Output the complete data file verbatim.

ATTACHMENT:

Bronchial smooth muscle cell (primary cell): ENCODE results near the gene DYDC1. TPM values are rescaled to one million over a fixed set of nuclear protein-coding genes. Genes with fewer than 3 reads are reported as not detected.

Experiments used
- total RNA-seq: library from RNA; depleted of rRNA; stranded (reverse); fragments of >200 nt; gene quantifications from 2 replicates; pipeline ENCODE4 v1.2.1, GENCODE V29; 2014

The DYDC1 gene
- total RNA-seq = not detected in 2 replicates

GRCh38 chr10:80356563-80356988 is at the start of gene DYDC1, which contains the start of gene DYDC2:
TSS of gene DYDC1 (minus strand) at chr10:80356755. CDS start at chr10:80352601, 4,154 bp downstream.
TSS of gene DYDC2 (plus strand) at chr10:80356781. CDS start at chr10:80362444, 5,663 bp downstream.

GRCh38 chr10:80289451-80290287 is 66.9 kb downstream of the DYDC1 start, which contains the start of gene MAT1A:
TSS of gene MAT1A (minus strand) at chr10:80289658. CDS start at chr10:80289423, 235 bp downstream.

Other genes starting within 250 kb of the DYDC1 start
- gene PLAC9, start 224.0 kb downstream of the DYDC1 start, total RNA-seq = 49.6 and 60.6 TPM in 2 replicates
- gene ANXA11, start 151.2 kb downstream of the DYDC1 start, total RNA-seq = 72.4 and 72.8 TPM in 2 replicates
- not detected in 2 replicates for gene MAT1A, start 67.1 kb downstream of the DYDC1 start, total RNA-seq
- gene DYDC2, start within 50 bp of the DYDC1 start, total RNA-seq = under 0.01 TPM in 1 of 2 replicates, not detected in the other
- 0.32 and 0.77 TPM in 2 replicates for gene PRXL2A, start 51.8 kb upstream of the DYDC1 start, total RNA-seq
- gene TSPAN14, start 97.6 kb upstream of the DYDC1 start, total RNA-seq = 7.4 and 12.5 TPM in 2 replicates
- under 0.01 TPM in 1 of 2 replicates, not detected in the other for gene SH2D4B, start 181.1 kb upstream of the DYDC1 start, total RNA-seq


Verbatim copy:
Bronchial smooth muscle cell (primary cell): ENCODE results near the gene DYDC1. TPM values are rescaled to one million over a fixed set of nuclear protein-coding genes. Genes with fewer than 3 reads are reported as not detected.

Experiments used
- total RNA-seq: library from RNA; depleted of rRNA; stranded (reverse); fragments of >200 nt; gene quantifications from 2 replicates; pipeline ENCODE4 v1.2.1, GENCODE V29; 2014

The DYDC1 gene
- total RNA-seq = not detected in 2 replicates

GRCh38 chr10:80356563-80356988 is at the start of gene DYDC1, which contains the start of gene DYDC2:
TSS of gene DYDC1 (minus strand) at chr10:80356755. CDS start at chr10:80352601, 4,154 bp downstream.
TSS of gene DYDC2 (plus strand) at chr10:80356781. CDS start at chr10:80362444, 5,663 bp downstream.

GRCh38 chr10:80289451-80290287 is 66.9 kb downstream of the DYDC1 start, which contains the start of gene MAT1A:
TSS of gene MAT1A (minus strand) at chr10:80289658. CDS start at chr10:80289423, 235 bp downstream.

Other genes starting within 250 kb of the DYDC1 start
- gene PLAC9, start 224.0 kb downstream of the DYDC1 start, total RNA-seq = 49.6 and 60.6 TPM in 2 replicates
- gene ANXA11, start 151.2 kb downstream of the DYDC1 start, total RNA-seq = 72.4 and 72.8 TPM in 2 replicates
- not detected in 2 replicates for gene MAT1A, start 67.1 kb downstream of the DYDC1 start, total RNA-seq
- gene DYDC2, start within 50 bp of the DYDC1 start, total RNA-seq = under 0.01 TPM in 1 of 2 replicates, not detected in the other
- 0.32 and 0.77 TPM in 2 replicates for gene PRXL2A, start 51.8 kb upstream of the DYDC1 start, total RNA-seq
- gene TSPAN14, start 97.6 kb upstream of the DYDC1 start, total RNA-seq = 7.4 and 12.5 TPM in 2 replicates
- under 0.01 TPM in 1 of 2 replicates, not detected in the other for gene SH2D4B, start 181.1 kb upstream of the DYDC1 start, total RNA-seq